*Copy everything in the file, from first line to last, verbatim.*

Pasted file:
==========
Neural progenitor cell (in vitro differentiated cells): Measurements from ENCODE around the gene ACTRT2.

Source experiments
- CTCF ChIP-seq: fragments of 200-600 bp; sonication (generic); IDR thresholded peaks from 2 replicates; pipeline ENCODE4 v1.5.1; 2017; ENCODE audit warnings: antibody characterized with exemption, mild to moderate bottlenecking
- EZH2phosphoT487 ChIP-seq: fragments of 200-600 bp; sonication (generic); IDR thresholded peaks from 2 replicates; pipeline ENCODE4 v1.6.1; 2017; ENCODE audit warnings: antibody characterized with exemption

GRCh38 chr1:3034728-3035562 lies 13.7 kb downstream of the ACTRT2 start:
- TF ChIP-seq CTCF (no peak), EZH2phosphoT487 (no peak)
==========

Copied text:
Neural progenitor cell (in vitro differentiated cells): Measurements from ENCODE around the gene ACTRT2.

Source experiments
- CTCF ChIP-seq: fragments of 200-600 bp; sonication (generic); IDR thresholded peaks from 2 replicates; pipeline ENCODE4 v1.5.1; 2017; ENCODE audit warnings: antibody characterized with exemption, mild to moderate bottlenecking
- EZH2phosphoT487 ChIP-seq: fragments of 200-600 bp; sonication (generic); IDR thresholded peaks from 2 replicates; pipeline ENCODE4 v1.6.1; 2017; ENCODE audit warnings: antibody characterized with exemption

GRCh38 chr1:3034728-3035562 lies 13.7 kb downstream of the ACTRT2 start:
- TF ChIP-seq CTCF (no peak), EZH2phosphoT487 (no peak)